B6 WEDNESDAY, MAY 29, 2013
DOWN 1 Weimaraner warning
By DAVID OUELLET HOW TO PLAY: All the words listed below appear in the puzzle –– horizontally, vertically, diagonally, even backward. Find them and CIRCLE THEIR LETTERS ONLY. DO NOT CIRCLE THE WORD. The leftover letters spell the Wonderword. ZANZIBAR Solution: 9 letters
T A N Z A N I A O R U T W S A By Jerome Gunderson and Marti DuGuay-Carpenter
2 San Juan sun 3 Made room on a crowded bench 4 Heads-up 5 Ignoramus 6 Sweatshirt with a head cover 7 Syst. with hand signals 8 Poisonous flowering shrub 9 Hitchhiker’s hope 10 Tolkien’s Treebeard et al. 11 Got smaller 12 Dugout newcomer 13 Quick 18 Polynesian carving 22 Computer wonk 23 Stash 24 Kachina doll maker 26 Me. retailer, initially 29 Destined 30 Bray beginning 31 Philosopher William of __, known for his “razor” 33 Drives away 36 Cavity filler’s org.
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Advanced, Africa, Ancient, Archipelago, Bawe, Beach, Bububu, Bwejuu, Cinnamon, Empire, Football, Ivory, Jozani, Kendwa, Kilele, Land, Mahonda, Maruhubi, Matemwe, Mbweni, Mtoni, Ngava, North, Nungwi, Nutmeg, Ocean, Paje, Panga Maua, Pemba, Pepper, Popo, Port, Raffia, Reef, Ruins, Seafood, Spices, Tanganyika, Tanzania, Trade, Unguja, Uroa, Urusi Yesterday’s Answer: Mystery
Tuesday’s Puzzle Solved
THAT SCRAMBLED WORD GAME by David L. Hoyt and Jeff Knurek
Unscramble these four Jumbles, one letter to each square, to form four ordinary words.
NALST ©2013 Tribune Media Services, Inc. All Rights Reserved.
XOCIT (c)2013 Tribune Media Services, Inc.
37 Paid for everyone, as the tab 39 Step stealthily, informally 40 World Golf Hall of Famer Isao 41 Swift sled 43 Bar pint 45 Oxymoronically named British DJ __ Slim 46 Poker declaration
47 Coral reef enclosure 48 Sleeve band 49 Camaro __-Z 53 Greek fable writer 55 Miles away 56 Garnish for a Moscow Mule 58 Arrests 61 That, in Spanish 62 Bug-eyed TV dog 63 Peculiar
Jumble puzzle magazines available at pennydellpuzzles.com/jumblemags
ACROSS 1 President of Syria 6 Foreigner, to a Polynesian 11 Many SSI recipients 14 Rich kid in “Nancy” comics 15 K.T. of country 16 Bounce 17 Hit a ball caught by Ted Williams, say 19 Future flounders 20 Motorola smartphone 21 On the line 23 Bar order in a very small glass 25 Potter’s oven 27 Seat of Garfield County, Oklahoma 28 “Mazel __!” 29 Outdoor sport with sticks 32 Rock or horse follower 34 Firewood wood 35 Bug on the phone 38 Solo performance 42 Reference ending 44 Grammar school sequence 45 Tried to collect unemployment benefits, say 50 UPS delivery 51 Polluted Asian sea 52 “The Galloping Gourmet” 53 “... baked in __” 54 Garage event 57 Bank holding 59 Short life story? 60 Longtime Cuban leader 64 Barcelona bear 65 Get a chuckle out of 66 Showed dissatisfaction, fan-style 67 Itch 68 Move to new soil 69 Run through 57Across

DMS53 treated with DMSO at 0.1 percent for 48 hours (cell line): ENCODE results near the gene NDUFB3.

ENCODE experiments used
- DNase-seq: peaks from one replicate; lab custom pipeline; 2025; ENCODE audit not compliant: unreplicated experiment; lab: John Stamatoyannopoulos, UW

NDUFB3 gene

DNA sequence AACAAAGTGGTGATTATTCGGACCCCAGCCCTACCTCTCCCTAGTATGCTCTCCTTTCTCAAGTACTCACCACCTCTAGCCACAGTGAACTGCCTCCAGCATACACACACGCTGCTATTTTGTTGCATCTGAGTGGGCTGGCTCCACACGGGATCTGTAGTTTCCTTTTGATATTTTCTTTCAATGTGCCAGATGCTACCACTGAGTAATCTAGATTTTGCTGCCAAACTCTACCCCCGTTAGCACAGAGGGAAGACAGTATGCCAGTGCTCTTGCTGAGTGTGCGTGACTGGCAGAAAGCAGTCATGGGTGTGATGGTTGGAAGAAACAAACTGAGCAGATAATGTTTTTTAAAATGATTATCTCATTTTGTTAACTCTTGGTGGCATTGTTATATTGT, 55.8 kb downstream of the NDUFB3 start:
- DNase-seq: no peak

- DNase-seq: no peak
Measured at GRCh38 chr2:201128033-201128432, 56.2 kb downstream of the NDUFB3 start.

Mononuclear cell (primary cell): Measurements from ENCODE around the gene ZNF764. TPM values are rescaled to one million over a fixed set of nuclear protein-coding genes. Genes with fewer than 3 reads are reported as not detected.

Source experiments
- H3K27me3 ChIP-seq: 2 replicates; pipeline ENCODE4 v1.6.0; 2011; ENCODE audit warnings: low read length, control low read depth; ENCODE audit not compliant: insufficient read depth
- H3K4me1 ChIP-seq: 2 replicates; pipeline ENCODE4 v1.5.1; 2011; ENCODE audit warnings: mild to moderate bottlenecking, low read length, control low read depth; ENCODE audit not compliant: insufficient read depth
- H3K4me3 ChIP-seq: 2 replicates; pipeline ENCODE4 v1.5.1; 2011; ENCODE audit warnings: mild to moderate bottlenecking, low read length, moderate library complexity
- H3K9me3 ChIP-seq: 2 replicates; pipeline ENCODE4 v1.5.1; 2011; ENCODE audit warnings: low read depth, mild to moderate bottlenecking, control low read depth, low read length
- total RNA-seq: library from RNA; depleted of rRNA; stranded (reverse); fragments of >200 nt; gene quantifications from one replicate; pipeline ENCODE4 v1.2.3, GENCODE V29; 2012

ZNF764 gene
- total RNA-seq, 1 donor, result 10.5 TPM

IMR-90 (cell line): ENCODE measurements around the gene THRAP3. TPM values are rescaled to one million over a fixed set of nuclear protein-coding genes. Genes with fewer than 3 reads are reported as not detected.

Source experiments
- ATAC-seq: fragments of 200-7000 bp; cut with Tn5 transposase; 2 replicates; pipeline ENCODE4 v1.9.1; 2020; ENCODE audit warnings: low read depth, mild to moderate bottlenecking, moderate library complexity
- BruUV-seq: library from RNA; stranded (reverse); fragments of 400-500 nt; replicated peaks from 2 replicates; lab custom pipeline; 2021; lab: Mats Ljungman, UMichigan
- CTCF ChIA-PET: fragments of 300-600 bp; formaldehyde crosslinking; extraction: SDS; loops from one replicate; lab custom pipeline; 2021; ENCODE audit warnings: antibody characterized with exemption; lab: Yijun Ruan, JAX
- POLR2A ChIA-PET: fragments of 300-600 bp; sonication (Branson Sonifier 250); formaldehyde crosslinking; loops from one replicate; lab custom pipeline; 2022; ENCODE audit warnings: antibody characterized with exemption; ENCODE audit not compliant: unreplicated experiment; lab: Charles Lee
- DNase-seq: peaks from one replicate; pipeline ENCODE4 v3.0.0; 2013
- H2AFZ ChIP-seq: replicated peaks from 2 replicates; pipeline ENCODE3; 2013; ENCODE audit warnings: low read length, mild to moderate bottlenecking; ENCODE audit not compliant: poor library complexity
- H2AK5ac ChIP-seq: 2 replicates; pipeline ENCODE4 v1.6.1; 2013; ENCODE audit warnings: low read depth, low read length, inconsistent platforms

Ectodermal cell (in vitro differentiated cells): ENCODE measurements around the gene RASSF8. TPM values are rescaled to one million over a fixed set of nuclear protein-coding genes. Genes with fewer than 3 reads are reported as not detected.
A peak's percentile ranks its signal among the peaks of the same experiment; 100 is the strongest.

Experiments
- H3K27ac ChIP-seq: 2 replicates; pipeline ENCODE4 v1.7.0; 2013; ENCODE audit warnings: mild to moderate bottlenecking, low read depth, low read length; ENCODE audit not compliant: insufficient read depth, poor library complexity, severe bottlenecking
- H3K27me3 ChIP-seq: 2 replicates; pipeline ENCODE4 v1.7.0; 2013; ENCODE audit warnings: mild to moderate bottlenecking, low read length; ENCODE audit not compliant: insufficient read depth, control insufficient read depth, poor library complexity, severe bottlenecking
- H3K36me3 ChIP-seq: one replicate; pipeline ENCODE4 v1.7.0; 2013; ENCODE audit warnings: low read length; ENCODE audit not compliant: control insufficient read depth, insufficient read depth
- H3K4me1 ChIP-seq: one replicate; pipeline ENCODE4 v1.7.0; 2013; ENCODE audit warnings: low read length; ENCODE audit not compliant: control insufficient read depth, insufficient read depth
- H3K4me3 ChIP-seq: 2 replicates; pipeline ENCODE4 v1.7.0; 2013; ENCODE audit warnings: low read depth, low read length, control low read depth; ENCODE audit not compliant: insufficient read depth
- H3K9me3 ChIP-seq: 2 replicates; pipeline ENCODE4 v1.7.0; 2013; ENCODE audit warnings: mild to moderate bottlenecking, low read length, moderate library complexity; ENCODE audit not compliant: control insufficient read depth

PENINSULA DAILY NEWS
Now arrange the circled letters to form the surprise answer, as suggested by the above cartoon.
Answer here: Yesterday’s
(Answers tomorrow) Jumbles: STAND BLOOM RABBIT VISION Answer: Everything was fine at the amphibian bar until the frog sat on the — TOAD’S STOOL
Employment 4026 Employment 4026 Employment 4026 Employment 4026 Employment 4026 Employment 4080 Employment 105 Homes for Sale 3010 Announcements 4026 General General General General General General Wanted Clallam County ADOPT ~ Art director & Global executive yearn fo r p r e c i o u s b a by t o LOVE, adore, devote our lives. Expenses paid. 1800-844-1670
ARNP Psychiatric Specialty Psych evals. and diagnosis, med. mgmt., 3540/week, full benes. Resume and cover letter to Pe n i n s u l a B e h av i o ra l Health, 118 E. 8th St., Po r t A n g e l e s, WA 98362. EOE.
FOUND: Dog. Shor t, AUTO PARTS long, 12-14 lbs, white COUNTERPERSON wire hair, black ears, Hwy. 101 near Sequim Quality worker needed. HS graduate min. Must State Park. have full knowledge of (575)808-0030 auto systems and operations, heavy duty knowledge and shop skills a 3023 Lost plus, computer skills, ability to learn and apply L O S T : F l a s h d r i v e . specific computer proSwing-out, last seen in grams pertaining to the job, be able to follow diP.A. library. rections, display a posi(210)439-7550 tive attitude and ability to be a team player, excel4070 Business lent communication skills and ability to multi-task Opportunities is required, job can be fast paced. Wor king weekends is required. Pa i d h o l i d ay s, s a l a r y DOE. Only qualified resumes will be accepted. Mail to: Peninsula Daily News PDN#706/Auto Port Angeles, WA 98362 THE BLACKBIRD COFFEEHOUSE **FOR SALE** Great price, Thriving and Profitable.Contact Adam for details: 360-224-9436; blackbirdcoffee@ gmail.com
CARRIER ROUTE AVAILABLE Peninsula Daily News Circulation Dept. Is looking for an individuals interested in a Port Angeles area route. Interested parties must be 18 yrs. of age, have a valid Washington State Drivers License, proof of insurance and reliable vehicle. Early morning delivery Monday through Friday and Sunday. Fill out application at 305 W. First St., P.A. For info call (360)461-5316.
CERTIFIED log truck mechanic and shop help. Call (360)417-8022 CONCERNED Citizens is hiring for p.t. visitation monitors to work with children and families. Must pass a background clearance, and must have a HS diploma/GED. Exp. preferred but not required. Application at 805 E. 8th St., P.A.